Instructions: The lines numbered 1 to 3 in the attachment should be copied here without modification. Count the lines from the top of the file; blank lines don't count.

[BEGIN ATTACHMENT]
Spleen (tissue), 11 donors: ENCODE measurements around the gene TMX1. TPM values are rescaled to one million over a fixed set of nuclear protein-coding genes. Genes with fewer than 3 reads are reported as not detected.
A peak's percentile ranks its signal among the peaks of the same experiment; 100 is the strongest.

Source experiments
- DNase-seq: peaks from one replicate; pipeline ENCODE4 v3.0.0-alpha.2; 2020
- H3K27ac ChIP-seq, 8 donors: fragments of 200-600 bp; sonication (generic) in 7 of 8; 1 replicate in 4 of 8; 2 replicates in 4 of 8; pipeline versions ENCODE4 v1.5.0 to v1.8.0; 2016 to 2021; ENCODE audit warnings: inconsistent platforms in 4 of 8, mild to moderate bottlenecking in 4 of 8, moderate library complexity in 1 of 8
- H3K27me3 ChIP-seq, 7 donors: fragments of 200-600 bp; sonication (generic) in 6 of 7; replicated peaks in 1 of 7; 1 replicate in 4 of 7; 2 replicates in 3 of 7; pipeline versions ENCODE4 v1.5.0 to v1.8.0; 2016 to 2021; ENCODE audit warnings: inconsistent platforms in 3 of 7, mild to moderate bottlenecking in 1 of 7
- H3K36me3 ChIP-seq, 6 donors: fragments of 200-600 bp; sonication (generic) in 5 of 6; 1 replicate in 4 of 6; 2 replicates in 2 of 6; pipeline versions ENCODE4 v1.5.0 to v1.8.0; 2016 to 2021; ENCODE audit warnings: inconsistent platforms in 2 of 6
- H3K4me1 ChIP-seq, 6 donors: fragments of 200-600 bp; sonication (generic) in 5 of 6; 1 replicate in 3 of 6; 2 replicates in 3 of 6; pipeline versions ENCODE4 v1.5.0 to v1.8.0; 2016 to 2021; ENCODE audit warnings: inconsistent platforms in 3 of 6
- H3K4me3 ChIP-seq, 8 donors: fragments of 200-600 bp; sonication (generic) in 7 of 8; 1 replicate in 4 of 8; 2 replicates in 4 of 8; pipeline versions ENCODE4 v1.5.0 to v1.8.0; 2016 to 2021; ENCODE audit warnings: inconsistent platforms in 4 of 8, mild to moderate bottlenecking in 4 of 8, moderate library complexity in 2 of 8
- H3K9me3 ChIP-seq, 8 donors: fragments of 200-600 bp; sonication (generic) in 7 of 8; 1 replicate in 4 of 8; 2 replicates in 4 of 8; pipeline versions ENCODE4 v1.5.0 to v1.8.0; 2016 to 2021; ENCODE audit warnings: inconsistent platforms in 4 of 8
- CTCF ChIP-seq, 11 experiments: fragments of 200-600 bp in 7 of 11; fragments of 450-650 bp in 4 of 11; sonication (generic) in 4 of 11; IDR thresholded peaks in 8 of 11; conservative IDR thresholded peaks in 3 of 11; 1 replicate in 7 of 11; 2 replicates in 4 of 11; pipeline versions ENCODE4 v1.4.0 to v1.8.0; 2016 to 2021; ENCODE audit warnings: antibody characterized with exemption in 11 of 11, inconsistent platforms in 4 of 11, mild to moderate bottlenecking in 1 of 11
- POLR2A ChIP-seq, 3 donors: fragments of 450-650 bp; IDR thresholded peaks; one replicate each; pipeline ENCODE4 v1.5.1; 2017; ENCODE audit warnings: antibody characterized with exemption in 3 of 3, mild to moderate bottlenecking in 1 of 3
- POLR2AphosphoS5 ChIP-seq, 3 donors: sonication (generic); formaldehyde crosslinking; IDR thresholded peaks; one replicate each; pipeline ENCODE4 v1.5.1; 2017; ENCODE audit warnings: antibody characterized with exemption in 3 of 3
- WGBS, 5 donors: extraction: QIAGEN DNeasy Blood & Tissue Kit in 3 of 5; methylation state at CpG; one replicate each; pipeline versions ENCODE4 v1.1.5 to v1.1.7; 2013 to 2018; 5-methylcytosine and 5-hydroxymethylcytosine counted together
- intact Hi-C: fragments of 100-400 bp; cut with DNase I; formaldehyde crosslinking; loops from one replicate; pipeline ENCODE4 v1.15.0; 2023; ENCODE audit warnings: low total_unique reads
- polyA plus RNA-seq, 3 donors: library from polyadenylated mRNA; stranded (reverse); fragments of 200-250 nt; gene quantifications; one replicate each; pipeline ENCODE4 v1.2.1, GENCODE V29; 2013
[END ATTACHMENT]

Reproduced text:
Spleen (tissue), 11 donors: ENCODE measurements around the gene TMX1. TPM values are rescaled to one million over a fixed set of nuclear protein-coding genes. Genes with fewer than 3 reads are reported as not detected.
A peak's percentile ranks its signal among the peaks of the same experiment; 100 is the strongest.

Source experiments